Walker Evans Meets William Eggleston, And Thoughts On Digital

Taken At The Millyard, Manchester, NH, Nikon D300, 17-55mm f/2.8

There are so many things about digital photography that are annoying to no end. Silly, pointless rules, such as “you MUST shoot in RAW”, you must sharpen last, you have to bring up everything out of the shadows, you can’t have any blown highlights, the list goes on and on. Add to the list when you get novice photographers on Flickr taking the “rule of thirds” so literally that you can almost predict where they will position their subject in the shot, and you have one interesting main subject, and 2/3rds of virtual nothingness. High Dynamic Range photographs, over-processed, with wonky colors, continue to flood Flickr. I just don’t get it. Why anyone shooting sports photography, with the higher burst rates of jpg, would shoot in RAW, with its much slower capture, boggles the mind. And yes, the RAW files are massive. Sell more hard drives.

William Eggleston was recently interviewed on The Today Show by Ann Curry, who is a Nikon and Leica photographer. The pioneer of modern-day color photography, he is brash, arrogant, and yes, a genius. His name has been coming up a lot lately on the Flickr boards. Walker Evans- master of the vernacular, he made things like signs, subway people, and everyday things we take for granted, beautiful and relevant. He shots SX-70 exclusively in the later years of his life.

As a photographer, I love to be inspired by such masters, even if the quality of my work does not even come close. It doesn’t. Additionally, while I love looking at photography from David LaChapelle, and Annie Leibovitz, it just isn’t my style. Yet, I love their work.

Back to digital- the crazy “you must’s” go on and on. Model’s faces are post-processed and skin smoothed to a pulp, to the point where they look like rubber.  Artifacts which normally would make for interesting imperfections in a photograph are clone stamped out. The obsession that new photographers have with “tack sharp” images needs to stop. Millions upon millions of fantastic images were made before lens technology reached its current state. A softer, well composed image, is much more pleasing than a “tack sharp”, boring one.

Many lengthy diatribes have been done on the “film vs. digital” arguments. This is not one of them. I shoot film and digital. Different tools, for different purposes. But, I love film. The image featured here was shot with my Nikon D300, 17-55mm f/2.8, and the ISO was cranked down to “Lo-1”, the equivalent of ISO100/ Digital tends to shoot “hot”, leans towards overexposure, and provides very little exposure latitude, certainly much less than film. The base ISO of the camera is ISO200- if I had shot this at that speed, it likely would have had lots of overexposure. Guessing that the base was set at Nikon to 200 because digital photographers seem to compulsively want to lift everything out of the shadows. The dynamic range of digital is poor- you really have to nail your exposures, or else you have lots of blown highlights, darker than normal shadows, and a wonky looking image. “But wait”, Dave Digital says, ” I can fix it in post.” Photoshop is not photography. It is a tool. Sadly, digital photography has become a consumer electronics industry, not an art form. And, the “its digital, it’s free!” mantra needs to be put to rest. Adobe software prices really help end that, not to mention new camera models every 6 months. It truly is insanity.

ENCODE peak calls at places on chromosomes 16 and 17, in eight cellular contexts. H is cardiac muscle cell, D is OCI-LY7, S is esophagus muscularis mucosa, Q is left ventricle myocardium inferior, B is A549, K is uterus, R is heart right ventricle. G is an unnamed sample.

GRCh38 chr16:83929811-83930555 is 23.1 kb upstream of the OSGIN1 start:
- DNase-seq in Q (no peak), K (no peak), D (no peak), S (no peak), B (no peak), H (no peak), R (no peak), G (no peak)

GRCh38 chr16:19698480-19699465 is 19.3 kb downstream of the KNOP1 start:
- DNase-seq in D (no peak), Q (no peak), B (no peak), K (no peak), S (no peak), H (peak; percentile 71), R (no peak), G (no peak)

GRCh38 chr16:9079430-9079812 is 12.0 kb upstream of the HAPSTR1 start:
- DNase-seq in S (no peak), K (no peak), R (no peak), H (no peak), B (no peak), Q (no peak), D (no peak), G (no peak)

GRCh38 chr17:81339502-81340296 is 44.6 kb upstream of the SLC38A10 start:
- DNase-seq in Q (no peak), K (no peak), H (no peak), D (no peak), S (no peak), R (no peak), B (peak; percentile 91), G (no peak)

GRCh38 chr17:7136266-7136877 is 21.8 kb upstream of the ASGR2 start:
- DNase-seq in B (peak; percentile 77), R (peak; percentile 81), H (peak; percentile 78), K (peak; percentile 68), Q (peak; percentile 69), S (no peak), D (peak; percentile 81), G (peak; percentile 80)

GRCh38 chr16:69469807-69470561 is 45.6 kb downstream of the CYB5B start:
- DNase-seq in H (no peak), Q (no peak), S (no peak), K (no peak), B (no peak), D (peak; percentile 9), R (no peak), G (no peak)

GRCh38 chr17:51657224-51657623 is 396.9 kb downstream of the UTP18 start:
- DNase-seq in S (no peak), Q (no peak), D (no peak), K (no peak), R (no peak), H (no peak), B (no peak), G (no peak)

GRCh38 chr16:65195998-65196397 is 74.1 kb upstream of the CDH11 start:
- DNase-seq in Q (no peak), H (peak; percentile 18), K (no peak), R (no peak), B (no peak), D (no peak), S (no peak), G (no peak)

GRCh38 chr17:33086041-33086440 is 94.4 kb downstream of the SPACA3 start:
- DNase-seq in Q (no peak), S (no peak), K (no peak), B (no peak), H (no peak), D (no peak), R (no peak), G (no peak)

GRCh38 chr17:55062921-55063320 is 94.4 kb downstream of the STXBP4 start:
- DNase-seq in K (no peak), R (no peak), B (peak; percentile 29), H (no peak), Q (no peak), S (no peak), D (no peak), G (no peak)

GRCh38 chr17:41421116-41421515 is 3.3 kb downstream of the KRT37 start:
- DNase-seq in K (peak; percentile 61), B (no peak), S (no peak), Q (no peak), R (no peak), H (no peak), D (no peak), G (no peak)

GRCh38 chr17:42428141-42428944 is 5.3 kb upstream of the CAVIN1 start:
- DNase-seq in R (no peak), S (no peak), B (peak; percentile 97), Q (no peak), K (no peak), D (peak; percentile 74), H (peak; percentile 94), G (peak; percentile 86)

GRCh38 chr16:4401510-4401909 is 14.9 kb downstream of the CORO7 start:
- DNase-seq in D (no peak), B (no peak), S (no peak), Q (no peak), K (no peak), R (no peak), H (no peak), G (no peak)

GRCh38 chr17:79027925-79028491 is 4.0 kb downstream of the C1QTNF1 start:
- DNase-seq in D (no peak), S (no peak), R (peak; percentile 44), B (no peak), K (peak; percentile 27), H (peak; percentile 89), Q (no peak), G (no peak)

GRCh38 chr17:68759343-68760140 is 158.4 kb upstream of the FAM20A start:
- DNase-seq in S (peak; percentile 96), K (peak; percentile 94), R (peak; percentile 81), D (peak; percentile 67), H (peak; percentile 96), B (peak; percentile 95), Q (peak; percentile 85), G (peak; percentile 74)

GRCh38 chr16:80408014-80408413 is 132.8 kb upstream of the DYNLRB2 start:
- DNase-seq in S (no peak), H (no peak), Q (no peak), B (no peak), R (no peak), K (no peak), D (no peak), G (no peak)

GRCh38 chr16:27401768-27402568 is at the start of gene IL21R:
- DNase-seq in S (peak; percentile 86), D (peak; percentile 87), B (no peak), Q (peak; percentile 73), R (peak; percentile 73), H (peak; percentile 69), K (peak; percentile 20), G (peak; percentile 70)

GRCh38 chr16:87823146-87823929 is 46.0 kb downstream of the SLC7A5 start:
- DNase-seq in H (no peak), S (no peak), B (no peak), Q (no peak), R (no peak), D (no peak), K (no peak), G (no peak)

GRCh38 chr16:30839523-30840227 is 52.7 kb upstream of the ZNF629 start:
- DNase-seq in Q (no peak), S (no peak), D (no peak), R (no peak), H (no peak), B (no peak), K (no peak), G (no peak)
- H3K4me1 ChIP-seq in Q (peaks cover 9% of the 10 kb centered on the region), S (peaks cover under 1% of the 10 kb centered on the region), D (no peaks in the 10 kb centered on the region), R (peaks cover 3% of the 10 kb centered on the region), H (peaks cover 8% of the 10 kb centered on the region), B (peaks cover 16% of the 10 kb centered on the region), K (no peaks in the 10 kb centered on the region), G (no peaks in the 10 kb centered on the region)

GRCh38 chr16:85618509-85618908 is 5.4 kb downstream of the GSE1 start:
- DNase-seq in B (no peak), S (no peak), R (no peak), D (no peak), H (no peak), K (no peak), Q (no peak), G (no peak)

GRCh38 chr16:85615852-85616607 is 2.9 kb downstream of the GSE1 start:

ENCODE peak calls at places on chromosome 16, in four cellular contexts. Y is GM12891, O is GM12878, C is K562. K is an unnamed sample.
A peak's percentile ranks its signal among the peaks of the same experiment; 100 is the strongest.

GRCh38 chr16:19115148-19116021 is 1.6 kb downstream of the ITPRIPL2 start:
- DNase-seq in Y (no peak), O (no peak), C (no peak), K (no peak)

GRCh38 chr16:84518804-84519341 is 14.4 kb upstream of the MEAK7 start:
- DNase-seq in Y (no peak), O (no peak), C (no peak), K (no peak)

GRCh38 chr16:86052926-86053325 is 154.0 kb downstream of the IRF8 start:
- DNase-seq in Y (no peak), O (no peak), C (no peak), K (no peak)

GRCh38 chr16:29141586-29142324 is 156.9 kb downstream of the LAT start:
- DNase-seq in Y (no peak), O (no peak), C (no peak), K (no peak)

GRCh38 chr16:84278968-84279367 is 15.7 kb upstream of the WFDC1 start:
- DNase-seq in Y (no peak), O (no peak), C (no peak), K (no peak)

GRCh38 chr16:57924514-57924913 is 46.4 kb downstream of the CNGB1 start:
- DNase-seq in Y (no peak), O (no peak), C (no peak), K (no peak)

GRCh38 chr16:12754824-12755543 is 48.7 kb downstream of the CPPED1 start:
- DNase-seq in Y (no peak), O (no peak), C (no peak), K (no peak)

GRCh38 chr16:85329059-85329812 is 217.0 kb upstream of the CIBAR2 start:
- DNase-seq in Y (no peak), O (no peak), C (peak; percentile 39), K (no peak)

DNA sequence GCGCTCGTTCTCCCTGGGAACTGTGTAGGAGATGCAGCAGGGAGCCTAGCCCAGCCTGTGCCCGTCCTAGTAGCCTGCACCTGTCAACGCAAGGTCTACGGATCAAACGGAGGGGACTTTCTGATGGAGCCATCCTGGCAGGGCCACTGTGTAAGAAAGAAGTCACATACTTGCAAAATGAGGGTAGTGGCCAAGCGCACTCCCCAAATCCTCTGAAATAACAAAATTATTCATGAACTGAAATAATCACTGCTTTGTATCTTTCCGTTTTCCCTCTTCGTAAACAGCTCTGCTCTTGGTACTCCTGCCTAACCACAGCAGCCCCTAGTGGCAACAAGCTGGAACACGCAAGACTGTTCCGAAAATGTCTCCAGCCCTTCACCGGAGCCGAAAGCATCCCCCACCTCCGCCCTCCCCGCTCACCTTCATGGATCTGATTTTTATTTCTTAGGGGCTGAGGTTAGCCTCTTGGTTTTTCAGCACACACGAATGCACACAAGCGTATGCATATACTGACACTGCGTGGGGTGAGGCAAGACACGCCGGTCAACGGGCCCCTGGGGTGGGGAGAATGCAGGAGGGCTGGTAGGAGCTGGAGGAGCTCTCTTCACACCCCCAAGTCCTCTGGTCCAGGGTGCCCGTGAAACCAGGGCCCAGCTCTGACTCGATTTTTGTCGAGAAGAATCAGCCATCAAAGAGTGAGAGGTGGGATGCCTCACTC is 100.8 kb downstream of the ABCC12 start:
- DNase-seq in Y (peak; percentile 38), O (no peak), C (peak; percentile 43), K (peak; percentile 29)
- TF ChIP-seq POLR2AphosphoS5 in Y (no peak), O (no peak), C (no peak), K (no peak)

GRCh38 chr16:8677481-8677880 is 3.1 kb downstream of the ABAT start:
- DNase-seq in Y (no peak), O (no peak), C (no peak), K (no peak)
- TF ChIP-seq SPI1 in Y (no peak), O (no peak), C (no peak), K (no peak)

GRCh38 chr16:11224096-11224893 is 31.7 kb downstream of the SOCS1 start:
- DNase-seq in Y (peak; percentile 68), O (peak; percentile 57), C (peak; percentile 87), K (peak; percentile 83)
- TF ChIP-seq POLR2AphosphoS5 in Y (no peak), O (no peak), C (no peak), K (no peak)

Stepping off the soapbox. And, shadows can help to make a great shot. Keep them.

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7 thoughts on “Walker Evans Meets William Eggleston, And Thoughts On Digital

  1. Hey, like what you are saying. It is interesting how people get brain washed into believing film is not relevant and that digital is the fully installed perfect successor. As you said, “Different tools, for different purposes” thats what I’ve been trying to say to people. I use digital when I must and prefer film, but I do have the constant echoes of the digital users around me and every so often I get someone who has an extra weird reactions. They get very loud and treat me like a Luddite or something… “Hey, digital is better you know!” was shouted one day when walking through the Jamaica Plain area.

    Well, keep up the good work.